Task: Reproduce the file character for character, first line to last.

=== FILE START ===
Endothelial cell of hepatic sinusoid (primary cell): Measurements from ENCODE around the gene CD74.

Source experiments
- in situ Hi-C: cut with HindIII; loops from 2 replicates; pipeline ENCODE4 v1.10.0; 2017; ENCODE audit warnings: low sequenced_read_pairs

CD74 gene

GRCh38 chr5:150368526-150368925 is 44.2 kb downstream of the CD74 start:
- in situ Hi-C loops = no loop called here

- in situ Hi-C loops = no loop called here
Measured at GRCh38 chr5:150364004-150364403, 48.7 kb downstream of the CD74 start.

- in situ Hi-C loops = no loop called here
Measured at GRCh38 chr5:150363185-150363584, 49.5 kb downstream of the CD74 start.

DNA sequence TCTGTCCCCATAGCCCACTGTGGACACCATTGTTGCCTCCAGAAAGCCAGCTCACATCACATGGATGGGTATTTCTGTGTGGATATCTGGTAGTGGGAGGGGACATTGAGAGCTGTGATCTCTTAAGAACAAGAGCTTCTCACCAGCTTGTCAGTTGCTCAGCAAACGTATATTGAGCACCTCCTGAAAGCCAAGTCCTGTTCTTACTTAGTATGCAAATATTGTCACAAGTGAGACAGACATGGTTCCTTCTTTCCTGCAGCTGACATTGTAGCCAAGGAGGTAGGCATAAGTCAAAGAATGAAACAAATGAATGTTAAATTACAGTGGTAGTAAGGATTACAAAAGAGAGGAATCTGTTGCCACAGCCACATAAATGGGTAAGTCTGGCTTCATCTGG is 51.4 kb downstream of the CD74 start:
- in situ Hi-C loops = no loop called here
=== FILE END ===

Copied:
Endothelial cell of hepatic sinusoid (primary cell): Measurements from ENCODE around the gene CD74.

Source experiments
- in situ Hi-C: cut with HindIII; loops from 2 replicates; pipeline ENCODE4 v1.10.0; 2017; ENCODE audit warnings: low sequenced_read_pairs

CD74 gene

GRCh38 chr5:150368526-150368925 is 44.2 kb downstream of the CD74 start:
- in situ Hi-C loops = no loop called here

- in situ Hi-C loops = no loop called here
Measured at GRCh38 chr5:150364004-150364403, 48.7 kb downstream of the CD74 start.

- in situ Hi-C loops = no loop called here
Measured at GRCh38 chr5:150363185-150363584, 49.5 kb downstream of the CD74 start.

DNA sequence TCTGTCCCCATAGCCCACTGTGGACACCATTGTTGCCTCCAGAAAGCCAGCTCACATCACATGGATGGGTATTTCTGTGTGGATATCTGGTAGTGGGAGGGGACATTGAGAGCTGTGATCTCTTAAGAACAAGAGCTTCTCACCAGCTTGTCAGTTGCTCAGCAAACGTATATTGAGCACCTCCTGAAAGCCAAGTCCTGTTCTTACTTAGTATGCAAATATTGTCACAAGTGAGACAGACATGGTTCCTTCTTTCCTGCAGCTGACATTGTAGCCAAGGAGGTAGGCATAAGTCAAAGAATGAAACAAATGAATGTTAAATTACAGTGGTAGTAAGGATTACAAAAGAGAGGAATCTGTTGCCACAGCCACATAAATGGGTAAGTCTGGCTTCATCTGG is 51.4 kb downstream of the CD74 start:
- in situ Hi-C loops = no loop called here